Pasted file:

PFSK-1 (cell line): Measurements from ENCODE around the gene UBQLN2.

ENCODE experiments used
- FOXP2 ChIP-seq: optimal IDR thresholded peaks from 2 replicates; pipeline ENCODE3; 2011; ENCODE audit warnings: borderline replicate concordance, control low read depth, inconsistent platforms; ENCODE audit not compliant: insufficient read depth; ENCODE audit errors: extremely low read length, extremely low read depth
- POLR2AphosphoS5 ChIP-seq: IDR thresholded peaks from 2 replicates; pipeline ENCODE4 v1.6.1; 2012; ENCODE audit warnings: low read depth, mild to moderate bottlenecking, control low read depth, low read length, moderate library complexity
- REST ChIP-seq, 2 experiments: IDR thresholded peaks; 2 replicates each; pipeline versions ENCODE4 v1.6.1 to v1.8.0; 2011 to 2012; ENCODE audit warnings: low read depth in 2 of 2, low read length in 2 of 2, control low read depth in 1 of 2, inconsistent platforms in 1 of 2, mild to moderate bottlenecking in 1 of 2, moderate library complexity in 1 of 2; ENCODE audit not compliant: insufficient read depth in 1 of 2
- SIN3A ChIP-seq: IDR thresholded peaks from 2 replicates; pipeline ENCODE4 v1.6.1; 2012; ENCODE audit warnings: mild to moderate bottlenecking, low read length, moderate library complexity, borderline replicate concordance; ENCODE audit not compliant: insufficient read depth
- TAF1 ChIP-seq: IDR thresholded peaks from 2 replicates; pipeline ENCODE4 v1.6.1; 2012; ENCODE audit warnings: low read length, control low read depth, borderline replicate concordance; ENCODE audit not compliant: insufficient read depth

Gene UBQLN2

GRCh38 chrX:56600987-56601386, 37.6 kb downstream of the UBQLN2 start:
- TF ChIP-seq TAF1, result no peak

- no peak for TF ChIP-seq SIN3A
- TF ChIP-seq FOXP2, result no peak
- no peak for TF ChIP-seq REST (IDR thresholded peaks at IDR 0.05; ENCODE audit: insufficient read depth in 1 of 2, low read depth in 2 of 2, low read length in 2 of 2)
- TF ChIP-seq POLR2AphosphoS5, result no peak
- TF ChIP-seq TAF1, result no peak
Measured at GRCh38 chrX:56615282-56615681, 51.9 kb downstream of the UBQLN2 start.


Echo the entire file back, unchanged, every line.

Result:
PFSK-1 (cell line): Measurements from ENCODE around the gene UBQLN2.

ENCODE experiments used
- FOXP2 ChIP-seq: optimal IDR thresholded peaks from 2 replicates; pipeline ENCODE3; 2011; ENCODE audit warnings: borderline replicate concordance, control low read depth, inconsistent platforms; ENCODE audit not compliant: insufficient read depth; ENCODE audit errors: extremely low read length, extremely low read depth
- POLR2AphosphoS5 ChIP-seq: IDR thresholded peaks from 2 replicates; pipeline ENCODE4 v1.6.1; 2012; ENCODE audit warnings: low read depth, mild to moderate bottlenecking, control low read depth, low read length, moderate library complexity
- REST ChIP-seq, 2 experiments: IDR thresholded peaks; 2 replicates each; pipeline versions ENCODE4 v1.6.1 to v1.8.0; 2011 to 2012; ENCODE audit warnings: low read depth in 2 of 2, low read length in 2 of 2, control low read depth in 1 of 2, inconsistent platforms in 1 of 2, mild to moderate bottlenecking in 1 of 2, moderate library complexity in 1 of 2; ENCODE audit not compliant: insufficient read depth in 1 of 2
- SIN3A ChIP-seq: IDR thresholded peaks from 2 replicates; pipeline ENCODE4 v1.6.1; 2012; ENCODE audit warnings: mild to moderate bottlenecking, low read length, moderate library complexity, borderline replicate concordance; ENCODE audit not compliant: insufficient read depth
- TAF1 ChIP-seq: IDR thresholded peaks from 2 replicates; pipeline ENCODE4 v1.6.1; 2012; ENCODE audit warnings: low read length, control low read depth, borderline replicate concordance; ENCODE audit not compliant: insufficient read depth

Gene UBQLN2

GRCh38 chrX:56600987-56601386, 37.6 kb downstream of the UBQLN2 start:
- TF ChIP-seq TAF1, result no peak

- no peak for TF ChIP-seq SIN3A
- TF ChIP-seq FOXP2, result no peak
- no peak for TF ChIP-seq REST (IDR thresholded peaks at IDR 0.05; ENCODE audit: insufficient read depth in 1 of 2, low read depth in 2 of 2, low read length in 2 of 2)
- TF ChIP-seq POLR2AphosphoS5, result no peak
- TF ChIP-seq TAF1, result no peak
Measured at GRCh38 chrX:56615282-56615681, 51.9 kb downstream of the UBQLN2 start.